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March 10, 2015

Miller Warns about Pervasive Telephone Scams

Criminals use many ruses and methods, but always make one demand: pay now

(DES MOINES, Iowa) Threatening callers make many claims: they’re an IRS agent collecting back taxes, they’re a sheriff’s deputy seeking unpaid fines from unfulfilled jury duty, they’re your local utility demanding payment for delinquent bills, or it’s a debt collector claiming you owe an unpaid debt.

The list of stories is long, but it always ends with one demand: pay now, or else. If you don’t pay now, the caller claims you’ll face serious consequences, including imminent arrest or a court summons.

Attorney General Tom Miller warned Iowans to guard against these scams, which dozens of consumers daily are reporting to the Consumer Protection Division and local law enforcement statewide.

“Iowans report that callers claiming they’re with the IRS or local authorities warn the recipient of the call to act immediately to clear up some sort of supposed fee, taxes or debt,” Miller said. “Others claim you owe a debt or failed to show up for jury duty,” Miller added. “Scammers are using intimidation and threats to try to extract money.”

While most of these scams occur by telephone, criminals may also contact Iowans by email and U.S. Mail.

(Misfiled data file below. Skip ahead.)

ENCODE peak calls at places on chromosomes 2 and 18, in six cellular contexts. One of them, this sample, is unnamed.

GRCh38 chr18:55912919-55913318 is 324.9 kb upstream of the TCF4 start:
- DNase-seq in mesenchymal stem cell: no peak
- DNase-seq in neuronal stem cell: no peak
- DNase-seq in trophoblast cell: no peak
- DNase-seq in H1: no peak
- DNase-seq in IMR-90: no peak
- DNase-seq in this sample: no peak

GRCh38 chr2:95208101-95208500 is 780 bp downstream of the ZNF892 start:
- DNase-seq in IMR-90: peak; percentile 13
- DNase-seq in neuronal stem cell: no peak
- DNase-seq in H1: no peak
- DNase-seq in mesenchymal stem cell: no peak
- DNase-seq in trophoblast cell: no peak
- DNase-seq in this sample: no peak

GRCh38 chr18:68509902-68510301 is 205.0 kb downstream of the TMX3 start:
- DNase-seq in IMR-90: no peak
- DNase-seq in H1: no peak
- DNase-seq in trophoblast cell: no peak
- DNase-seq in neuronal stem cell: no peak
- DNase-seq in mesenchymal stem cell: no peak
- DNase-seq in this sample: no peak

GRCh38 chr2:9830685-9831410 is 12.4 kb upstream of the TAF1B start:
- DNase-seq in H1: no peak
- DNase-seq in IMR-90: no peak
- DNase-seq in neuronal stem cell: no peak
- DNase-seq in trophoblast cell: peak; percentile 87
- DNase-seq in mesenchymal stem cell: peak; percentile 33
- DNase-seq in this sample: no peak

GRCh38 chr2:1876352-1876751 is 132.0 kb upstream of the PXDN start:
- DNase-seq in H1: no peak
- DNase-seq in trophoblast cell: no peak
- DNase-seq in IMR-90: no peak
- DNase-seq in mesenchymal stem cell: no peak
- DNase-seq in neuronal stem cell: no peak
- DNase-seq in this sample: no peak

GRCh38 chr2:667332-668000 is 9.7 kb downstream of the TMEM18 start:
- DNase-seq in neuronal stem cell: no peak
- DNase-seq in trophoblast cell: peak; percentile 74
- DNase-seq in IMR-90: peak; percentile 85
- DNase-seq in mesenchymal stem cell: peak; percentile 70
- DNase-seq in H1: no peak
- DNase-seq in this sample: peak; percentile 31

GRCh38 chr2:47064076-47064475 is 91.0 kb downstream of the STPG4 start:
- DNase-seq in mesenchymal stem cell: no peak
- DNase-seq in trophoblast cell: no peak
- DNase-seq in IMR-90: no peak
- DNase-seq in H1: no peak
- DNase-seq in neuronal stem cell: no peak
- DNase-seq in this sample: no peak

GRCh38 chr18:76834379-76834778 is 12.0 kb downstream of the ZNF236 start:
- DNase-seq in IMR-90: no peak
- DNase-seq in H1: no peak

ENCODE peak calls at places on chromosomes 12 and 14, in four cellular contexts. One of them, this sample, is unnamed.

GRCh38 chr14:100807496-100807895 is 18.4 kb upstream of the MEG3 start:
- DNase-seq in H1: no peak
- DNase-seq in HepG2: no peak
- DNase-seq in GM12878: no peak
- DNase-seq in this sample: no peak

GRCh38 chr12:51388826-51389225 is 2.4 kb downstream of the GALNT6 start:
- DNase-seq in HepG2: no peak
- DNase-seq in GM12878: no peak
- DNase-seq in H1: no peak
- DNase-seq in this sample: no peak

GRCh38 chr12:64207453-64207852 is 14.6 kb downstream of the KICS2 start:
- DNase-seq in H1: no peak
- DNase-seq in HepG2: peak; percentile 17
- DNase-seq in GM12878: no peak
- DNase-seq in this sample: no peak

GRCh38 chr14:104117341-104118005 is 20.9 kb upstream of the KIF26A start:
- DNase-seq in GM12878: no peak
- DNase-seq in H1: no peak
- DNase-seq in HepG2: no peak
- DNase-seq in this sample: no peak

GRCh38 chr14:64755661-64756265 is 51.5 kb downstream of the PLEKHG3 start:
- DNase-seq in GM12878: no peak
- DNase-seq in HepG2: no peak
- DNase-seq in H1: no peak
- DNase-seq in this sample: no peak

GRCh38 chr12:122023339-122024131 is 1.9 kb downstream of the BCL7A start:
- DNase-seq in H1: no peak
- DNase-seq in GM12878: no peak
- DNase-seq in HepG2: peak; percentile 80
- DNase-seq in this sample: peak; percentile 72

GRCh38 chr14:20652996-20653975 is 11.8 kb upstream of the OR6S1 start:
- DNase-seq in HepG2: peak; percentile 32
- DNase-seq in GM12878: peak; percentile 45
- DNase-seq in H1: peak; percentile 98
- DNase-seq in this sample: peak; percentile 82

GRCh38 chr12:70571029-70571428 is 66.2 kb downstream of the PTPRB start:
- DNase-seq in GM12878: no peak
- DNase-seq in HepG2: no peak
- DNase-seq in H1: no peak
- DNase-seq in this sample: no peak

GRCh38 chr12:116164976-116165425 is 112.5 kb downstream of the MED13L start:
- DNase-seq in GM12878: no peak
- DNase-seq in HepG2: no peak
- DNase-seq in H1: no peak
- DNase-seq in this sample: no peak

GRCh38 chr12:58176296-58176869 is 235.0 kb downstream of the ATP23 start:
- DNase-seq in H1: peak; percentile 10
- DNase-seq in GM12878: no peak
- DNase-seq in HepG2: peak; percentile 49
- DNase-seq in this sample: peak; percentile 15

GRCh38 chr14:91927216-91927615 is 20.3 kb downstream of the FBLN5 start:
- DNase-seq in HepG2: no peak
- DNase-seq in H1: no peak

• Government Imposter Scams: The callers impersonate a federal, state or local governmental employee and often “spoof” their numbers on caller-ID displays, meaning a display may falsely display an actual or claimed government number. Callers demand immediate payment and tell recipients to use a credit card, debit card or pre-paid debit card, such as a Green Dot card.

    “The IRS doesn’t make calls like this, and nor do state and local governmental agencies,” Miller said. “If you get such a call, hang up. If you want to take an extra step to ensure you really don’t owe that governmental agency money, call the government office directly to verify.”

    In a variation of the government imposter scam, callers claim they are employees of a “loss prevention” or “loss refund” unit of a government agency and state that the recipient is entitled to a refund. The caller may ask the recipient to provide a credit card number supposedly to place the refund directly into the consumer’s credit card account. Once a recipient gives the caller credit card information, the criminal places fraudulent charges on the recipient’s account.